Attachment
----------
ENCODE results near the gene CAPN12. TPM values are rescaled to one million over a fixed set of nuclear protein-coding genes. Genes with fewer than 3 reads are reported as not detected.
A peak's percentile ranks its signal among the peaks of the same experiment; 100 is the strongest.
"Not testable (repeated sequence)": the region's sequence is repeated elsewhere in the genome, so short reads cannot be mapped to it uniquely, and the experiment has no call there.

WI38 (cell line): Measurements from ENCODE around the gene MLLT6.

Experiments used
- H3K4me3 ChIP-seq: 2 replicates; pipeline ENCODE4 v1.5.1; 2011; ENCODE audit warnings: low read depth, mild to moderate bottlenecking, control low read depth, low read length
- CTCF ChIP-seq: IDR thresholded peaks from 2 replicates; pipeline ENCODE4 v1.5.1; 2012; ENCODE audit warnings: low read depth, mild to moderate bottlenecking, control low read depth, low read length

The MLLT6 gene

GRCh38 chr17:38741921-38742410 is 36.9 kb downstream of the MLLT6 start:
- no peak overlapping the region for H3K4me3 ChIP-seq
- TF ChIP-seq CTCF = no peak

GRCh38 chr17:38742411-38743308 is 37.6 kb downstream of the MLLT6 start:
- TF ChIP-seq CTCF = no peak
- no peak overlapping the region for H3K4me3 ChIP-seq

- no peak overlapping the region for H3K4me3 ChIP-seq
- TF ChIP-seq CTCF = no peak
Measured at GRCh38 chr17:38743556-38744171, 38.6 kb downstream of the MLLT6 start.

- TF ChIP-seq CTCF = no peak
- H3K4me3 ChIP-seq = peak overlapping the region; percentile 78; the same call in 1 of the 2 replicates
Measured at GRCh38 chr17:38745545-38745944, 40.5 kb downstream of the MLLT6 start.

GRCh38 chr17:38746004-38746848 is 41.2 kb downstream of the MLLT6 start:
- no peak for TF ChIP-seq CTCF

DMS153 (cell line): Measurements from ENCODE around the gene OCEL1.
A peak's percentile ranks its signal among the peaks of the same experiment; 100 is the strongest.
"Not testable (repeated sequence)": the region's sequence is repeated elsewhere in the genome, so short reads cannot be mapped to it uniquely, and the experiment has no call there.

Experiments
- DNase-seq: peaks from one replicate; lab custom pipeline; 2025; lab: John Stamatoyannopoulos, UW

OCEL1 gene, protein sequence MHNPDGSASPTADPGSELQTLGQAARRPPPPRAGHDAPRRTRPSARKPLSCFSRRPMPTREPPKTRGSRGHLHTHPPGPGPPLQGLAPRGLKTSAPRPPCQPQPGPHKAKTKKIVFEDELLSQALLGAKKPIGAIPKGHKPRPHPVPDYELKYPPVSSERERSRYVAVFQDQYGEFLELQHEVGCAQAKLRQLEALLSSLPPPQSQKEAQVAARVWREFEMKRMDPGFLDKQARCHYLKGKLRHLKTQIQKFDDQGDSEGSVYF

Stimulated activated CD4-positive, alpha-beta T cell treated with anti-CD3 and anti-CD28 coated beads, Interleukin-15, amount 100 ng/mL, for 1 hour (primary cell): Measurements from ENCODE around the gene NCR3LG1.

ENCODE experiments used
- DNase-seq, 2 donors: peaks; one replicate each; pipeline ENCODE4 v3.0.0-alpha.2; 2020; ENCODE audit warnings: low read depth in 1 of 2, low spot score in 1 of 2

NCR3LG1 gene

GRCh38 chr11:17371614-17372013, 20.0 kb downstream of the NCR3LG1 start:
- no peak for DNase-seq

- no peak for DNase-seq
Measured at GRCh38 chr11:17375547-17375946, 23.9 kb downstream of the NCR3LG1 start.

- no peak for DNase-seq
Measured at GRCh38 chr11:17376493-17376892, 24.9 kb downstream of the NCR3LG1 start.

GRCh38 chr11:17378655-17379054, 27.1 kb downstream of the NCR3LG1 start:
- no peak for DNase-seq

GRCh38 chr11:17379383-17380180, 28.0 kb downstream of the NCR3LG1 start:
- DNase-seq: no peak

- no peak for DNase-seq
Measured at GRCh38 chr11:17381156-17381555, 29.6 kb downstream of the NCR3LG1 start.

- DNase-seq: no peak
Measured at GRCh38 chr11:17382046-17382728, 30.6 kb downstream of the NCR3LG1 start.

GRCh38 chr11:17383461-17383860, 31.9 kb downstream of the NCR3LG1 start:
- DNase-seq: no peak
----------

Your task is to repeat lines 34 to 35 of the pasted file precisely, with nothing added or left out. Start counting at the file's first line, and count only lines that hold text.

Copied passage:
- no peak for DNase-seq

- no peak for DNase-seq